Saturday, May 18, 2013

year of the phalarope

Wilson's Phalaropes have been exceptionally abundant in the western portion of Texas this spring; generally we do well to find a pair or three during migration every year (this may be a personal bias and lack of water, but we're always looking!)

There were 74 Wilson's Phalaropes at Marathon's treatment ponds on 11 May, up from 55 on 25 April. Numbers had been fluctuating since 7 made their first appearance on 17 April; we'll take what we can get.

Female Wilson's Phalarope, 29 April 2013, Marathon treatment ponds
A bit of reminiscing on my part - growing up on the coast, I was quite familiar with Sanderlings and Willets and Killdeer and staring at the bird book (ignoring measurements, of course), I always thought of phalaropes as duck-sized swans or something of that sort. Surely anything with THAT long and slender of a neck - and swimming habit - had to be a fairly large bird.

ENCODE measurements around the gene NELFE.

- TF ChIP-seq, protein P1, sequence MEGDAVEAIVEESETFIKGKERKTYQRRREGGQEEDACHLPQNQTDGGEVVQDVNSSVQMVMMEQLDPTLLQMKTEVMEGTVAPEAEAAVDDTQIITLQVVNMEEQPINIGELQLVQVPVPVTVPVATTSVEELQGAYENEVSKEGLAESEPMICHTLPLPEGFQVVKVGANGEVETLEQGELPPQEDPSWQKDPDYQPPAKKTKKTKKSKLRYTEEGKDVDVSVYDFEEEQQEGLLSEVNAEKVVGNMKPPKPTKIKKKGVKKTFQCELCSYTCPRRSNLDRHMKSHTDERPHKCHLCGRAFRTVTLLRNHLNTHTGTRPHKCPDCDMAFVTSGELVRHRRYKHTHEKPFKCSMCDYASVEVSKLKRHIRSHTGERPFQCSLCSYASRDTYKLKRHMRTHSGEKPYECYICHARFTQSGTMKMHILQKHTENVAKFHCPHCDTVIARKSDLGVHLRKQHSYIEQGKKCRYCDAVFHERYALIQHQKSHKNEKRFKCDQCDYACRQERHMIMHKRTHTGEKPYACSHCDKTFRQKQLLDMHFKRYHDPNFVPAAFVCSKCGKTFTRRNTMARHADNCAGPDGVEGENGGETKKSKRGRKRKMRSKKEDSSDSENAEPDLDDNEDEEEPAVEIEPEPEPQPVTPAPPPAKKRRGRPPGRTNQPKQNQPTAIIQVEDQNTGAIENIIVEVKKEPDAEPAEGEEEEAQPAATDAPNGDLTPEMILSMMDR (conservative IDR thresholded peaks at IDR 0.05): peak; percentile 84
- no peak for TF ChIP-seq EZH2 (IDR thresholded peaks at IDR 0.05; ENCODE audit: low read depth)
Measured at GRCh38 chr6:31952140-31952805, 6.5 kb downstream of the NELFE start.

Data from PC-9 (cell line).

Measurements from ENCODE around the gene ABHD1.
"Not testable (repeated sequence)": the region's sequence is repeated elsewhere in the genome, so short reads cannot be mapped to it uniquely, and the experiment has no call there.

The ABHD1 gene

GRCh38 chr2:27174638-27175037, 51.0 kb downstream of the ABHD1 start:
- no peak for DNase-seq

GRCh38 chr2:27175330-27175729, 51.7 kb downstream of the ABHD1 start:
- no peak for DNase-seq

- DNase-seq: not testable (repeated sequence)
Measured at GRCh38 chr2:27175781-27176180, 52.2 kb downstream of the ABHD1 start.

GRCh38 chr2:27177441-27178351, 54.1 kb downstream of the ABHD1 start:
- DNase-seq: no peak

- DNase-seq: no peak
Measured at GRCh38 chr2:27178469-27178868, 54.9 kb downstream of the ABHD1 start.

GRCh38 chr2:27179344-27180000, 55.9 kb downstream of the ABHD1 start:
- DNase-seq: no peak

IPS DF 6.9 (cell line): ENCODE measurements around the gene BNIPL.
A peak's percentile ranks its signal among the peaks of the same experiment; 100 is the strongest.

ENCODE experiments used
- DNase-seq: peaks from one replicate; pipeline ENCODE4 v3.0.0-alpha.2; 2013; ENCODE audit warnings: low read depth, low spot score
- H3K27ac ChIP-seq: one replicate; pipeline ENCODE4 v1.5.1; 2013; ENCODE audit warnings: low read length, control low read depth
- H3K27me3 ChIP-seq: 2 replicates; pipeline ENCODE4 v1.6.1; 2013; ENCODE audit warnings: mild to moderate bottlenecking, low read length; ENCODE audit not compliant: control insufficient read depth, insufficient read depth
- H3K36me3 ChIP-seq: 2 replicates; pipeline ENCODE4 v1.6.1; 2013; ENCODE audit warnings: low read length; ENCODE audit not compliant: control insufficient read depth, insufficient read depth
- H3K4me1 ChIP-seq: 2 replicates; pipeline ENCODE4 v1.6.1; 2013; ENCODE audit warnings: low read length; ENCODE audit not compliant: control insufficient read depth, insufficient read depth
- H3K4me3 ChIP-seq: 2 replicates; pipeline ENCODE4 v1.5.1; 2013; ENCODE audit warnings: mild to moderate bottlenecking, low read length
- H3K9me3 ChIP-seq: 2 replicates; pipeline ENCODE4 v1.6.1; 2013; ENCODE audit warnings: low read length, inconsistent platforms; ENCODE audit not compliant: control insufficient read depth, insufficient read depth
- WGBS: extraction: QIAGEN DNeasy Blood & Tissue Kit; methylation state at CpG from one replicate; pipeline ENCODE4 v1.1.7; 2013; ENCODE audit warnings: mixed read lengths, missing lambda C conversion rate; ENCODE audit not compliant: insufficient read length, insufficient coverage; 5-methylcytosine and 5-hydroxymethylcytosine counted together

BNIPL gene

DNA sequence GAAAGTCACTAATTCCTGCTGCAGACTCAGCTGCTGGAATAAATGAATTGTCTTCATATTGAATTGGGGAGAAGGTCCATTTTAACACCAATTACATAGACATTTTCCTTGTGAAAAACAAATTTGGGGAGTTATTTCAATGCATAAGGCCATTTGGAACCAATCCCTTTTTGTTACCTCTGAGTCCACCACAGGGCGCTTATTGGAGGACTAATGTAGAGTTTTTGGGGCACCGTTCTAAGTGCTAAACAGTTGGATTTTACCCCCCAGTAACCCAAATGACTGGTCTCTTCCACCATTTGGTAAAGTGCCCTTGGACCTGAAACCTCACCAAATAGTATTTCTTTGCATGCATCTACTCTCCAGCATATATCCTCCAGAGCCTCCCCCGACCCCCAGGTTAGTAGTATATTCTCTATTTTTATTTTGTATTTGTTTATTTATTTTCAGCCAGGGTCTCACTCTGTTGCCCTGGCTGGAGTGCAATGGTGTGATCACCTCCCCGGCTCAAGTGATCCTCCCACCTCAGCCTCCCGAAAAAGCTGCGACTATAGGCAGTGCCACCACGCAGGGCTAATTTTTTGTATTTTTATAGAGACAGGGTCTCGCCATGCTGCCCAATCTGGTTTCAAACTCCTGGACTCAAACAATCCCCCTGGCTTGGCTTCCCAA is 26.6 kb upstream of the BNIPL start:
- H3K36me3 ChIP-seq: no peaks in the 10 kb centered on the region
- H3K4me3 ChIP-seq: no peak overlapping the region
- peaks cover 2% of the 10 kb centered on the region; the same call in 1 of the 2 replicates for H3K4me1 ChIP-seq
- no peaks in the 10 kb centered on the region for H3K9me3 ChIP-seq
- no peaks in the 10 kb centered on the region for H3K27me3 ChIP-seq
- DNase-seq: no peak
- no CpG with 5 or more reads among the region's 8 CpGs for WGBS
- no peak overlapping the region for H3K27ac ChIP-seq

My first encounter with Wilson's Phalarope was one of frustration: a tiny gray and white sandpiper with a long neck was SWIMMING. Spinning. Jabbing at the surface of the water mid-spin. It was chaos. This was no swan. It was not even Willet sized!

Female Wilson's Phalarope, 29 April 2013, Marathon treatment ponds
Unfortunately for us, 'phalarope' doesn't tend to conjure quite the mental image that it could - you can't mistake a goldfinch in breeding plumage, but 'phalarope' doesn't give you the luxury of knowing what you're looking at - or looking for. I'd vote for 'swimpiper' because it's definitely not a sandpiper and if a 4 year old can identify a sandpiper, I'd be willing to bet that the same 4 year old could ID a swimpiper.

Wilson's Swimpiper. My apologies to taxonomists, who are weeping just reading this. Tissue?


  1. your beautiful photos upstage my 10-yr-old eyeglasses. deep gratitude for showing me my neighborhood through the close ups of these
    swimpiping phalaropes and a peek at our treatment pond water, which is invisible otherwise. klem

  2. Super cool birds: beautiful, graceful, sexually unusual...
    I like that they bring their spunk and color to many watering hole, like treatment ponds, that are otherwise pretty unattractive, especially when the waterfowl are gone.

    Your Swimpiper shots are very impressive too

  3. Attractive birds in unattractive places... better than unattractive birds in attractive places? We should definitely investigate this phenomenon!